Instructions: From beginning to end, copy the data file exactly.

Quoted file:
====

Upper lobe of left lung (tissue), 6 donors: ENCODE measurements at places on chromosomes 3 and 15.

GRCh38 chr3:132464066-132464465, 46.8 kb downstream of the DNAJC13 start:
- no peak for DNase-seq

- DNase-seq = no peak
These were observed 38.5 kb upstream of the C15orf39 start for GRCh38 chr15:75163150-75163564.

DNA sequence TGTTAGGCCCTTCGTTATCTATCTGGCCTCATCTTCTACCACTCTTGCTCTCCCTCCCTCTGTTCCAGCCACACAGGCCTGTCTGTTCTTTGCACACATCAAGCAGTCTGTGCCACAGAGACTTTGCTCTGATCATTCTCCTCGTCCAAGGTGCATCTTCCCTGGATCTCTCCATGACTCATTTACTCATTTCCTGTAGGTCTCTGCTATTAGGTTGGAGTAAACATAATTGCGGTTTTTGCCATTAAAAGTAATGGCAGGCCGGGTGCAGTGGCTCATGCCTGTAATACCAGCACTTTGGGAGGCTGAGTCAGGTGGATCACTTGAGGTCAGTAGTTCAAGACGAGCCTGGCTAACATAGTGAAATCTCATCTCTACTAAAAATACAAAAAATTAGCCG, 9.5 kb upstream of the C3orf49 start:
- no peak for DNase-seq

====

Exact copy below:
Upper lobe of left lung (tissue), 6 donors: ENCODE measurements at places on chromosomes 3 and 15.

GRCh38 chr3:132464066-132464465, 46.8 kb downstream of the DNAJC13 start:
- no peak for DNase-seq

- DNase-seq = no peak
These were observed 38.5 kb upstream of the C15orf39 start for GRCh38 chr15:75163150-75163564.

DNA sequence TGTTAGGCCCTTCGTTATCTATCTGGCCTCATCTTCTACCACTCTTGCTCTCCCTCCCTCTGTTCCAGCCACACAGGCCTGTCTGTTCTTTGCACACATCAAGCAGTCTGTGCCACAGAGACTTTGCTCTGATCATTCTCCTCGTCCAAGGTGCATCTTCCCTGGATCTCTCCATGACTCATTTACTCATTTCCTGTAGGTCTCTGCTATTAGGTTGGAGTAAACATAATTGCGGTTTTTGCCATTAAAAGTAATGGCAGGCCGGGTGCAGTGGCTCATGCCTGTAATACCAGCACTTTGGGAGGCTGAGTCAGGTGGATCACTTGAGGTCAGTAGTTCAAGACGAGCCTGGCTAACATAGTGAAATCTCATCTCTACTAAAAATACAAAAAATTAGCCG, 9.5 kb upstream of the C3orf49 start:
- no peak for DNase-seq